• The Saudi government owns more than 98% of Aramco’s shares.

Chike Olisah is a graduate of accountancy with over 15 years working experience in the financial service sector. He has worked in research and marketing departments of three top commercial banks. Chike is a senior member of the Nairametrics Editorial Team. You may contact him via his email- [email protected]

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Business News

Nigeria’s revenue crisis may further worsen as India cuts oil imports by $39.5 billion

The revenue to be earned by Nigeria has come under further threat due to India’s drop in crude oil importation.

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Now that oil is recovering, when will naira recover?

The revenue to be earned by Nigeria has come under further threat due to India’s drop in crude oil importation.

Data from India’s Petroleum Planning and Analysis Cell showed that the country, which took over from the United States as Nigeria’s largest crude oil importer, reduced crude oil imports by $39.5 billion in April, compared to the same time the previous year.

According to a report from Punch, the Indian High Commission in Nigeria said that India’s crude oil imports from Nigeria in 2020 amounted to $10.03 billion, representing 17% of Nigeria’s total crude exports for the year.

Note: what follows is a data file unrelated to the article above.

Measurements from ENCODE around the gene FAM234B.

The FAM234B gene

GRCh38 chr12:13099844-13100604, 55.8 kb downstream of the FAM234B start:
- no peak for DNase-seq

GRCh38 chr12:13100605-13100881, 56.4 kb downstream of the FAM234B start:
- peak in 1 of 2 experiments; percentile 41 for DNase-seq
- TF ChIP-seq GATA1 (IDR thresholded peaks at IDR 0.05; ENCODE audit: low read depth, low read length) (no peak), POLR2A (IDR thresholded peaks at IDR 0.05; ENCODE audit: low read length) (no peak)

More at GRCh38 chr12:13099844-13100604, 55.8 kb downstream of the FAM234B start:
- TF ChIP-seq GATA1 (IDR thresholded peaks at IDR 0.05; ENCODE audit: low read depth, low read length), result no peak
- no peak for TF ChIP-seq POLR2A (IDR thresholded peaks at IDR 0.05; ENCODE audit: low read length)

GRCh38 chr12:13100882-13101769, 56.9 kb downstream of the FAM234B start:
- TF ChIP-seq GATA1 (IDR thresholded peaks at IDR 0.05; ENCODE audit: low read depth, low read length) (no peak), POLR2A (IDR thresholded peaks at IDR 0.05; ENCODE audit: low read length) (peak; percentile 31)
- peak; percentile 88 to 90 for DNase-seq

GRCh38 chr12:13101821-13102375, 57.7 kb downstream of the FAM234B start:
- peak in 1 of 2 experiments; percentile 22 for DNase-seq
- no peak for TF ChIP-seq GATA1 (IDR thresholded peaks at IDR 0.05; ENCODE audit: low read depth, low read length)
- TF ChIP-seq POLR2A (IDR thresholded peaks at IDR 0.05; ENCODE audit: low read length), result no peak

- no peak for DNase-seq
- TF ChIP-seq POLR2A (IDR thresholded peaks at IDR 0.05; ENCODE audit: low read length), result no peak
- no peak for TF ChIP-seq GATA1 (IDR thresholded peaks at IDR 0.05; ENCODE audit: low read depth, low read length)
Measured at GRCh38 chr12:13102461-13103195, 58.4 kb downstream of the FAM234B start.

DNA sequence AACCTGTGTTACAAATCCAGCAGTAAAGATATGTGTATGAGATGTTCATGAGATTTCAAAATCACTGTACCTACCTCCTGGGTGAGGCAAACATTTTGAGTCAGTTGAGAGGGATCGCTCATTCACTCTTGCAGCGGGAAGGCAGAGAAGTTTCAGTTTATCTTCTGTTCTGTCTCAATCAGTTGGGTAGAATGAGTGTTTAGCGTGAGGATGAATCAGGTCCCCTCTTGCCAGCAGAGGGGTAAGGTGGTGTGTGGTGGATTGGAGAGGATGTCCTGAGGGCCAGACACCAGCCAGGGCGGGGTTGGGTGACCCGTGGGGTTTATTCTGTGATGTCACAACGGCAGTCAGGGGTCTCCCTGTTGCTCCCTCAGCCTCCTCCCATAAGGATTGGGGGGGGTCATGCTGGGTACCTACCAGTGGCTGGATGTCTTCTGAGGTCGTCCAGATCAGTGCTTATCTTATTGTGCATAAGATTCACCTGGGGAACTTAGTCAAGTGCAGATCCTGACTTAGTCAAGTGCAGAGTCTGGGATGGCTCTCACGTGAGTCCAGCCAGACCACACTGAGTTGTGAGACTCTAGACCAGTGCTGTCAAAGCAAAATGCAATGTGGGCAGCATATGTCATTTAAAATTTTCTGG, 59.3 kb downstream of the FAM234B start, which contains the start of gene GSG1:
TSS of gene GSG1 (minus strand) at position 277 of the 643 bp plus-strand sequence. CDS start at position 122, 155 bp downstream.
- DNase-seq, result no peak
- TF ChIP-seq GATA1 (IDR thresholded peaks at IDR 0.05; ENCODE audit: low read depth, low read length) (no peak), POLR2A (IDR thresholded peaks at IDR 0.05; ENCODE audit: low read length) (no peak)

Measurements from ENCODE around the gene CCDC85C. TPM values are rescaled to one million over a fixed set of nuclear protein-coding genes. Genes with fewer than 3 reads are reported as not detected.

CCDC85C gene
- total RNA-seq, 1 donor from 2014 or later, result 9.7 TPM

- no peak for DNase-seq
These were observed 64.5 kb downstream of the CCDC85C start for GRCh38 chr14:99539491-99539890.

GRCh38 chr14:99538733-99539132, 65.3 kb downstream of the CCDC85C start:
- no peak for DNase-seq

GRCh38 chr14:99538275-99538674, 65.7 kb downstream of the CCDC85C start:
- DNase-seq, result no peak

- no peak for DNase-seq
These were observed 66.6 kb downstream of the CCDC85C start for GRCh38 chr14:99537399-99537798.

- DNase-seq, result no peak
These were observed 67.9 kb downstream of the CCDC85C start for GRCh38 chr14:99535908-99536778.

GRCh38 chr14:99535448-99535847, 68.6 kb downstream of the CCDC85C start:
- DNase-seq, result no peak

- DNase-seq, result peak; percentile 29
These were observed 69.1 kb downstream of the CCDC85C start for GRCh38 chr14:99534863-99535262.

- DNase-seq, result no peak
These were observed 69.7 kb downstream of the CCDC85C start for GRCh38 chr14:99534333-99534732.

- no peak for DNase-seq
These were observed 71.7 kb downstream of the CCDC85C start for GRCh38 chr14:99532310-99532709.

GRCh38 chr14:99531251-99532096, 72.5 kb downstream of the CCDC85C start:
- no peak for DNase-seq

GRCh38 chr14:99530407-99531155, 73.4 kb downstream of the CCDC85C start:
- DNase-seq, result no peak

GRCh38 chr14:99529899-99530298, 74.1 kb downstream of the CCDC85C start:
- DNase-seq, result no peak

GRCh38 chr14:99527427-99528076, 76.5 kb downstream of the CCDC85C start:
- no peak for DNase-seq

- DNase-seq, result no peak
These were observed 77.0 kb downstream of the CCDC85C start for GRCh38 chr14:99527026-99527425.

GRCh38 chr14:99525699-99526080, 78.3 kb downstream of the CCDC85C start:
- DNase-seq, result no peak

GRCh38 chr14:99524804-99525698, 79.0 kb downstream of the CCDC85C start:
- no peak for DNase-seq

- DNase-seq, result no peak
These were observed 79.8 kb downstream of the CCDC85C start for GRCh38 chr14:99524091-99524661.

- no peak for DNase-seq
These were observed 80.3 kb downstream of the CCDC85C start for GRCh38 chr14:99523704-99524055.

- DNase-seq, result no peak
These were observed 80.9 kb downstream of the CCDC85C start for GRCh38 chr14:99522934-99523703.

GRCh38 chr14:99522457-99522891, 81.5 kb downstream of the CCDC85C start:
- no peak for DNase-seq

India has been badly hit by a third wave of the coronavirus pandemic which led to a spike in infections in April and lockdown in major cities with the attendant negative effect on Nigeria’s oil sales.

The NNPC was prompted to drop the official standard price of its main export streams, Bonny Light, Brass River, Erha, and Qua Iboe, by 61-62 cents per barrel, below its April 2021 prices. They traded at $0.9, $0.8, $0.65, $0.97 per barrel respectively, below international benchmarks, as Oilprice.com showed.

India had been a major buyer of the not-too-light and not-too-heavy Nigerian crude that suited its refiners with the Indian Oil Corporation’s refineries reported to be operating at 95% capacity in April, down from 100%.

An official at the IOC was quoted as saying, “If cases continue to rise and curbs are intensified, we may see cuts in refinery runs and lower demand after a month.”

India reportedly bought more American and Canadian oil at the expense of Africa and the Middle East, reducing purchases from members of the Organisation of Petroleum Exporting Countries (OPEC) to around 2.86 million barrels per day.

Bottom line

This is not good news for Nigeria which is facing a serious revenue crisis as a result of a drop in crude oil receipts.

The federal government is also being forced by the prevailing realities to consider cutting the cost of governance and reducing the salaries of government workers. The latter proposal has, however, been criticized by various stakeholders.

A slump in crude oil demand from Nigeria’s major buyer will further worsen the economic crisis the country is facing having just marginally recovered from a recession in the last quarter of 2020.